Balinese Virtuoso Dance


It is unclear when Balinese virtuoso dance began. While some accounts place its origin in the seventeenth century, such a date is entirely speculative. It seems far more likely that the kind of dance for which Bali became famous began to emerge at the end of the pre-colonial period in the last decades of the nineteenth century when foreign theatre and dance forms, like Chinese opera and Stamboel, reached the island from Java. For it would appear that virtuoso dance was a complex cultural response to political and social changes going on in Balinese society. The old feudal order, faced with defeat by the Dutch, committed mass suicide and Bali became the favourite playground for an international artistic élite and, subsequently, tourists. To meet the demands of these visitors, who expected something similar to their idea of virtuoso dance, such as ballet, the Balinese adapted their theatre and temple dances, by creating tari lepas - 'free dance', that is dance stripped of its historical, literary and cultural context.

The earliest, and still the most famous, of these dances, Lègong, probably dates from the late 1880s when it was danced by males. It was not until the 1920s that Lègong assumed something like its present form and bloomed into a rich genre of which Lègong Kuntul is a beautiful example. Around 1914-16 in North Bali, where the Dutch had first arrived, a brilliant new form of gamelan music, Kebyar, emerged and with it gradually much more dynamic dances. When the Japanese invaded the Netherlands East Indies, including Bali, in 1942, the new military commander commissioned bebancihan, or cross-gender, dance, where young women danced male roles, a genre that has remained popular. Among the many virtuoso dances, one deserves special mention. It is Olèg Tamulilingan, the dance of the bumblebees, which was unique in featuring a male-female duet and was commissioned by the English impressario John Coast for the Balinese tour of the UK and USA in the early 1950s. Since then the number of Balinese dances has burgeoned. Among the new dances two are often performed. Panyembrama (Greeting distinguished guests) is widely used as an opening welcome dance for dignitaries and tourists. Cendrawasih (the Dance of the Birds of Paradise) is a recent creation which makes play with Stravinsky's Firebird. For a good introduction to the different kinds of Balinese dance and something of their history, see Dibia & Ballinger 2004. Balinese dance, drama and music: a guide to the performing arts of Bali . Periplus: Berkeley & Singapore.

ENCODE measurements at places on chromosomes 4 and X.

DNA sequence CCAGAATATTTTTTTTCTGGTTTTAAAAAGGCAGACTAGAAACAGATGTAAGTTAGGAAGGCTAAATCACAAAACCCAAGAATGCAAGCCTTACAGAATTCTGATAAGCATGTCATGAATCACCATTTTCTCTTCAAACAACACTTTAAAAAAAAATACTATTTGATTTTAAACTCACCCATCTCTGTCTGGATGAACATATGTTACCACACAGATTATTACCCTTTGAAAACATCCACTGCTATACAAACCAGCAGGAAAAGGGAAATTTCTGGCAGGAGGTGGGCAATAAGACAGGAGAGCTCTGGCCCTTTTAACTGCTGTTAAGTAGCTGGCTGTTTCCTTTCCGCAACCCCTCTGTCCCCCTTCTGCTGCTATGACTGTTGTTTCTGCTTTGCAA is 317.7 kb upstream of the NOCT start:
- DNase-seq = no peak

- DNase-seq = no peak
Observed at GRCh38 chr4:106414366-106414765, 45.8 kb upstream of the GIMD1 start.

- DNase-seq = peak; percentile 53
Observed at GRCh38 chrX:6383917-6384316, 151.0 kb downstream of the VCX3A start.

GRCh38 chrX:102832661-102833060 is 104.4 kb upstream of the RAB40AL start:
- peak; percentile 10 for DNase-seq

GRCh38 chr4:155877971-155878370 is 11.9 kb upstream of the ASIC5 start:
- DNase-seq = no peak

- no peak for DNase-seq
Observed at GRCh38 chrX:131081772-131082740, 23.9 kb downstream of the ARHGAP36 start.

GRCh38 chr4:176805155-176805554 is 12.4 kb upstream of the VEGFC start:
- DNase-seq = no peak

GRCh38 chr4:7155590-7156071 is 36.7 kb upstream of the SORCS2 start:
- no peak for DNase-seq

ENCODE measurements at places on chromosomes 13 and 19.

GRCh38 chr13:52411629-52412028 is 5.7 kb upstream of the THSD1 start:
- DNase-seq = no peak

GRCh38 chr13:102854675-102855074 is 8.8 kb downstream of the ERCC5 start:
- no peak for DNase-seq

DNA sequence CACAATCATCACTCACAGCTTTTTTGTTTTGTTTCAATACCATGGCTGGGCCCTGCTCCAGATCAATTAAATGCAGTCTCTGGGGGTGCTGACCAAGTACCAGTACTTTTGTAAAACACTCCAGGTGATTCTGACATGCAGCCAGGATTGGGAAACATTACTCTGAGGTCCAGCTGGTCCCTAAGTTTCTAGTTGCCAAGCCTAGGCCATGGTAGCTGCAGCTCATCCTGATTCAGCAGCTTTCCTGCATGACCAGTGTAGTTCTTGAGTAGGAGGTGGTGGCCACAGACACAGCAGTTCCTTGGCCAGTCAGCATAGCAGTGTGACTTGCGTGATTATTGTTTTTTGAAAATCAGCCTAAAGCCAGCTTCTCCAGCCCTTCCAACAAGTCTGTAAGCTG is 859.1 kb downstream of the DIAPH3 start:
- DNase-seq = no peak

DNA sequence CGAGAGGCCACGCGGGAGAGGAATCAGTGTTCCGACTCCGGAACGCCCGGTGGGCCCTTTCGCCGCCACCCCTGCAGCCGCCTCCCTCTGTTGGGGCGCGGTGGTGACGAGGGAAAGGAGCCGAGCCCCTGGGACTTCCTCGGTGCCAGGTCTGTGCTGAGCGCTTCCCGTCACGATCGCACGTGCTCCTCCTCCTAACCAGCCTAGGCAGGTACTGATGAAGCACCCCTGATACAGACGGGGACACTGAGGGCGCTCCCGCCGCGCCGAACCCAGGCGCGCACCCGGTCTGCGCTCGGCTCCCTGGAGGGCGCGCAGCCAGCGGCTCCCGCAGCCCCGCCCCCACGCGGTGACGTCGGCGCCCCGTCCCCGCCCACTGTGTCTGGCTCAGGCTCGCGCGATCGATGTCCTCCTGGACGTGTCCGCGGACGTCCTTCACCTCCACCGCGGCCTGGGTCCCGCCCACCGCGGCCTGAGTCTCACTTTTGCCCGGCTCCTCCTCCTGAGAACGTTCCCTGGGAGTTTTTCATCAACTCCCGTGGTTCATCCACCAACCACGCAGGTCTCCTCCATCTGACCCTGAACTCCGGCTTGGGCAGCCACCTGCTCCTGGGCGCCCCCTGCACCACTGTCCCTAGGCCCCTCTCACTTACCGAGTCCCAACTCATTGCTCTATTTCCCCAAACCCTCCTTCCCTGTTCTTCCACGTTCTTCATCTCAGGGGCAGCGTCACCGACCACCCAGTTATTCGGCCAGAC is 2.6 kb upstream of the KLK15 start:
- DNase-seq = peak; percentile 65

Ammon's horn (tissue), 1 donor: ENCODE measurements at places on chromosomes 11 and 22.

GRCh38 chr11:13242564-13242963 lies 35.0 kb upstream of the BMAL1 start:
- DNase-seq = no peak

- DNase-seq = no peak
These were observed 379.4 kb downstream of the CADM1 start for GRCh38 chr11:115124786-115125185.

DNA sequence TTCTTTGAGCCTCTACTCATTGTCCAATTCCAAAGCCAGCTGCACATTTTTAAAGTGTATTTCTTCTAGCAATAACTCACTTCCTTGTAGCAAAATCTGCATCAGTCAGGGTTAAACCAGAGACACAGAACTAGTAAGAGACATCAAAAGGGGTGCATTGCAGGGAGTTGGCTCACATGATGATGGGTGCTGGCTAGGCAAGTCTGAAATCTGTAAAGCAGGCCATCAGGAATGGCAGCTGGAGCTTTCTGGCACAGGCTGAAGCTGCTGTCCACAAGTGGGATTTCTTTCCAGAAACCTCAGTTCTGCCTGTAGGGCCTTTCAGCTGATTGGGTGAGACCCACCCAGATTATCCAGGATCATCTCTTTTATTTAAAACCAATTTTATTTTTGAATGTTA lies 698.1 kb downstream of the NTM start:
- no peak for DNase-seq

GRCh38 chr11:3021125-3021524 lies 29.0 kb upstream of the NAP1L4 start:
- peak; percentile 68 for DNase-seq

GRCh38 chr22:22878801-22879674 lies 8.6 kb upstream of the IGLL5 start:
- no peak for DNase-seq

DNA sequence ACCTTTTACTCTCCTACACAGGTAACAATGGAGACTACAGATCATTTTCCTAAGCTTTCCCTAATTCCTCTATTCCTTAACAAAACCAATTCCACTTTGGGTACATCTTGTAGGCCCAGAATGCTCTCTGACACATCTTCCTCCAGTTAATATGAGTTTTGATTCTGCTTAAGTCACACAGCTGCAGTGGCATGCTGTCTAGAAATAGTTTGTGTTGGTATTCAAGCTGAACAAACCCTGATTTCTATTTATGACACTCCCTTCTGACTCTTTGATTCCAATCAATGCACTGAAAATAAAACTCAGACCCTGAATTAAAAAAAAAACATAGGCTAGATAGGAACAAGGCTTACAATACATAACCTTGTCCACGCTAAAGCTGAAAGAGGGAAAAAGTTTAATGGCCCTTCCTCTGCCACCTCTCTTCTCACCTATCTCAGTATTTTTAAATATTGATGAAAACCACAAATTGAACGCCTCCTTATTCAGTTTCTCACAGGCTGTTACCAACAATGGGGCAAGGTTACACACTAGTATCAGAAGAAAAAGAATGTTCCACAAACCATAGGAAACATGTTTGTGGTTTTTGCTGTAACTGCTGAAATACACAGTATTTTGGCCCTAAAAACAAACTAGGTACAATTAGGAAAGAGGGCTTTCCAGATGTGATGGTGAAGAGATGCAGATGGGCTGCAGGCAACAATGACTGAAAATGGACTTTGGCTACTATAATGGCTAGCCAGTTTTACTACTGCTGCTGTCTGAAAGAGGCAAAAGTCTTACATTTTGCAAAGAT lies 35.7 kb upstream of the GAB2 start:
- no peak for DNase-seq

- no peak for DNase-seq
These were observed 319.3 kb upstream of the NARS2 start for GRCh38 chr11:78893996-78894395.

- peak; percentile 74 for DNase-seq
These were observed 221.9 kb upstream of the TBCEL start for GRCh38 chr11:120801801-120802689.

© Mark Hobart 2015